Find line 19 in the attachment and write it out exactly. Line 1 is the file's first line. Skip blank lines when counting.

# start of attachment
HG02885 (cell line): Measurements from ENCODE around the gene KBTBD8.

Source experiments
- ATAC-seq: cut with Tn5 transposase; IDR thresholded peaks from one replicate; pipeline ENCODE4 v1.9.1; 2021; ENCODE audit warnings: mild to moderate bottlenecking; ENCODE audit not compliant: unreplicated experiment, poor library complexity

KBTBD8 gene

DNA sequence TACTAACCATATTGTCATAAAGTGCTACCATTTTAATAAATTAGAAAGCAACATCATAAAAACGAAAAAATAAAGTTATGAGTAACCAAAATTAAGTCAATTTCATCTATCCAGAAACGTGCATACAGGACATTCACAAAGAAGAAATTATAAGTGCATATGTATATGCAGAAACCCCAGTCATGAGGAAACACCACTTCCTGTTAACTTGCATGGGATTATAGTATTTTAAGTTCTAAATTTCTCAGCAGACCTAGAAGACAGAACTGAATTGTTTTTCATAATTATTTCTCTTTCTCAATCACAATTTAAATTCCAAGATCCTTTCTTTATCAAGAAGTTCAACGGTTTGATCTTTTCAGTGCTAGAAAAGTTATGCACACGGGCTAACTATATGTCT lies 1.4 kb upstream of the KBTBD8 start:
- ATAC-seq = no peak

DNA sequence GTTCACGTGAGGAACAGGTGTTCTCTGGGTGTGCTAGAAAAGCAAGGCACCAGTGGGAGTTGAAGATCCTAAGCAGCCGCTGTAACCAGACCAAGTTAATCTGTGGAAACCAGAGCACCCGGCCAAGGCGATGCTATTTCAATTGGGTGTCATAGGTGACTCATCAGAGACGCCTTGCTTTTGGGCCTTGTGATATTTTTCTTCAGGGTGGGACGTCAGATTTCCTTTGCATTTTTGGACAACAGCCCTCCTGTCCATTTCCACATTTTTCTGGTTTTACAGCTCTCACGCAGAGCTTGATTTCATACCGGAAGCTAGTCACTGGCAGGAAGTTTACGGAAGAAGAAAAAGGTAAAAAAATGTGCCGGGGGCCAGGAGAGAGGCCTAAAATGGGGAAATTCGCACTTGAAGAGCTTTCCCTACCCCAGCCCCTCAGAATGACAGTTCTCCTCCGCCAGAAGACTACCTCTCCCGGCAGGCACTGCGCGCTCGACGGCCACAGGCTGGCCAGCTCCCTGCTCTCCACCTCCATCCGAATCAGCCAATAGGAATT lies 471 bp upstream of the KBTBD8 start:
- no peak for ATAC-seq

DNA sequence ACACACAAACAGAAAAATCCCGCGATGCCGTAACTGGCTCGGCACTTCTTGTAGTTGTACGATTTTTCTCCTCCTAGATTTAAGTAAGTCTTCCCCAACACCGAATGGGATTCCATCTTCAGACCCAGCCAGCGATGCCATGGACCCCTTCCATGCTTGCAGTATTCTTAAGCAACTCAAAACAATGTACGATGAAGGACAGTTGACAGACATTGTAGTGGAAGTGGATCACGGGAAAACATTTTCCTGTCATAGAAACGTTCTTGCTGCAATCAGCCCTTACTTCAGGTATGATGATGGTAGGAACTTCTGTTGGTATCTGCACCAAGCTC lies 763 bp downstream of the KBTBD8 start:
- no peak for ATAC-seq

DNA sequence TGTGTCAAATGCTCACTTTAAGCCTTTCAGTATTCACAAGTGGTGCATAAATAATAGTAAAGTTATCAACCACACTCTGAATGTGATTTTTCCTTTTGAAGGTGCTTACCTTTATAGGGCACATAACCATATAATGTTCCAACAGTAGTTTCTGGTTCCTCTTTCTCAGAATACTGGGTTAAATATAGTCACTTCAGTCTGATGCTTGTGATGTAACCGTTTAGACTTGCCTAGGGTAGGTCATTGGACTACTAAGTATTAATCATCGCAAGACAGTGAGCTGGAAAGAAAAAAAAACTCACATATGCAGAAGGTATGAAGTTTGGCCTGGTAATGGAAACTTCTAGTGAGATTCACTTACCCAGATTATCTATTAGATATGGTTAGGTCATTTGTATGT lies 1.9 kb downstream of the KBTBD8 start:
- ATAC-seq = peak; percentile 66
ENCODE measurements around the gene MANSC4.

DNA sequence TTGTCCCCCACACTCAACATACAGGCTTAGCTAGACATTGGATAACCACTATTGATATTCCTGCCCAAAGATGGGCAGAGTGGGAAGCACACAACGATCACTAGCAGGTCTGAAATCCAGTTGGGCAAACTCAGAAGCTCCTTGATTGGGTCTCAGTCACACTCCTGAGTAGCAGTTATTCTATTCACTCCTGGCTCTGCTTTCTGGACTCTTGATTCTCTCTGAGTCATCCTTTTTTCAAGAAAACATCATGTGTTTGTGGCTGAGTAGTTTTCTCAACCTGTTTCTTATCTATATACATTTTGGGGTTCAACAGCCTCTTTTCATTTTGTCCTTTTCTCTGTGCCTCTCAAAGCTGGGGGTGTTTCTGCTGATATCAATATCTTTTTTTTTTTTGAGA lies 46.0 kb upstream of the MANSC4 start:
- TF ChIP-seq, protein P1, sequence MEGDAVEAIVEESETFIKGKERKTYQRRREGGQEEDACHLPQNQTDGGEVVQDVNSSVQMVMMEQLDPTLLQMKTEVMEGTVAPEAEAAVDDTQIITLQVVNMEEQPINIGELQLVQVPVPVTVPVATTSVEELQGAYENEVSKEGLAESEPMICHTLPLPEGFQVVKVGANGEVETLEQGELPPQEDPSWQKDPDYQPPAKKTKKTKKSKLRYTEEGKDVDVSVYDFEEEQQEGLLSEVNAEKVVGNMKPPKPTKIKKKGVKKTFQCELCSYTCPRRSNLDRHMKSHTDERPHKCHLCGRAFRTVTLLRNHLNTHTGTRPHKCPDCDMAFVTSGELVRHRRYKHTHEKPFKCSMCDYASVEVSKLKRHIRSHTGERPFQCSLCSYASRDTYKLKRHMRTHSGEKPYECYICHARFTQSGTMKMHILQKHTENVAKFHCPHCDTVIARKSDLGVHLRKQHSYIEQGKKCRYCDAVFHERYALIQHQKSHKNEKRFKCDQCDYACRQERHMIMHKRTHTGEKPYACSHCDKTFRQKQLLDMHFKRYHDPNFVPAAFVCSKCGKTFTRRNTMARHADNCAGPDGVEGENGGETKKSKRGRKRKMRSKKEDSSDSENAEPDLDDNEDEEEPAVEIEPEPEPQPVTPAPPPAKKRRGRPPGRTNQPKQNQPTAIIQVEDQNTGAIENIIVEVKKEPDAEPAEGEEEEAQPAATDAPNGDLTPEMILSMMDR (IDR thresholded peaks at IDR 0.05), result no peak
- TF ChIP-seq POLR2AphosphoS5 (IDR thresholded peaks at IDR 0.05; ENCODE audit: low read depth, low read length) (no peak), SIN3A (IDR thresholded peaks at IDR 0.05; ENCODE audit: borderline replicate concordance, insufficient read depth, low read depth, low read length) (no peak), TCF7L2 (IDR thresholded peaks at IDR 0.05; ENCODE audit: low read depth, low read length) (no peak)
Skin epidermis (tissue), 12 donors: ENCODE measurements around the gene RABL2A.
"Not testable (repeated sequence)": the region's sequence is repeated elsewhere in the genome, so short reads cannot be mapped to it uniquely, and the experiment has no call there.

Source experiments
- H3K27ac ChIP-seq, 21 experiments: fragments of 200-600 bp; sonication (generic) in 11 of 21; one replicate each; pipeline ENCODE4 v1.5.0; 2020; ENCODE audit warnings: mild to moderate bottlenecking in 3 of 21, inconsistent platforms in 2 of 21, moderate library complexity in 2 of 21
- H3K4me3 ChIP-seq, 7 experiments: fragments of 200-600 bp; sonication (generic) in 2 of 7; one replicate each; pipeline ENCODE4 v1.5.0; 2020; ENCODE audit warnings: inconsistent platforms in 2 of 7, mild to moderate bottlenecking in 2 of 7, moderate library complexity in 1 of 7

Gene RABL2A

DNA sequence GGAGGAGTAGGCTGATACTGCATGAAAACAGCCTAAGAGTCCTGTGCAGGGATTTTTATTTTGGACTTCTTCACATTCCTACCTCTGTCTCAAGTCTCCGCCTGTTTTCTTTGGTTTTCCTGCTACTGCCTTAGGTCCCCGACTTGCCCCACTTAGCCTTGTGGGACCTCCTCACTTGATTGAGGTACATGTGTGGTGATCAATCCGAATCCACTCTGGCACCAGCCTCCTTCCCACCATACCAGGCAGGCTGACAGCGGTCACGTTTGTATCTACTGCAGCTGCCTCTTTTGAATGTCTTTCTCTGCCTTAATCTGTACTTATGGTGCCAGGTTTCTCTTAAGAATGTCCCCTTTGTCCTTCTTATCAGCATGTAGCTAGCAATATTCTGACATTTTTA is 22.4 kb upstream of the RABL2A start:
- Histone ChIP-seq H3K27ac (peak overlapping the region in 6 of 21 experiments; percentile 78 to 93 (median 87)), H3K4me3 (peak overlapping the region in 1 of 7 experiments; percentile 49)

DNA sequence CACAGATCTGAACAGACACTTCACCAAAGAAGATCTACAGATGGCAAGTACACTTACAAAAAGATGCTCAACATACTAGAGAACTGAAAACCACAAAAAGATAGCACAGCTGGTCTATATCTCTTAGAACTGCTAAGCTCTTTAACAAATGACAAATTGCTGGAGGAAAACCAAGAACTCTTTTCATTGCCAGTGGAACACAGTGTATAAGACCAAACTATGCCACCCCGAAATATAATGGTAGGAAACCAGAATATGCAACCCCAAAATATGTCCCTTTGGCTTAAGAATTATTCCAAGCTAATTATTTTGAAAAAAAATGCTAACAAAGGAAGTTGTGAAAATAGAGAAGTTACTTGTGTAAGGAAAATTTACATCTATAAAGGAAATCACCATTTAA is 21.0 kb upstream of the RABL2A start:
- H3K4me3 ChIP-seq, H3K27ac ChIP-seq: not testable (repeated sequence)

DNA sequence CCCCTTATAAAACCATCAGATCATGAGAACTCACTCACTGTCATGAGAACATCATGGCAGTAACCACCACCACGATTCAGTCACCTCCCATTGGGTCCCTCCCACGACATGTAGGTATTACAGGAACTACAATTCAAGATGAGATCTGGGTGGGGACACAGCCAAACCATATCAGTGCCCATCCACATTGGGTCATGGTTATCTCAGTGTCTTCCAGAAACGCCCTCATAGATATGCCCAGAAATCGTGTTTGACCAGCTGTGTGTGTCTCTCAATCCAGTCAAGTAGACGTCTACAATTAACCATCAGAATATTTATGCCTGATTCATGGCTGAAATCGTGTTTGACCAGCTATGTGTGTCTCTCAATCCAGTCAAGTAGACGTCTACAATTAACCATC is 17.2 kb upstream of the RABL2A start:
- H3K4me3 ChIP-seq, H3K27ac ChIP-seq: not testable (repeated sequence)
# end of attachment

Source experiments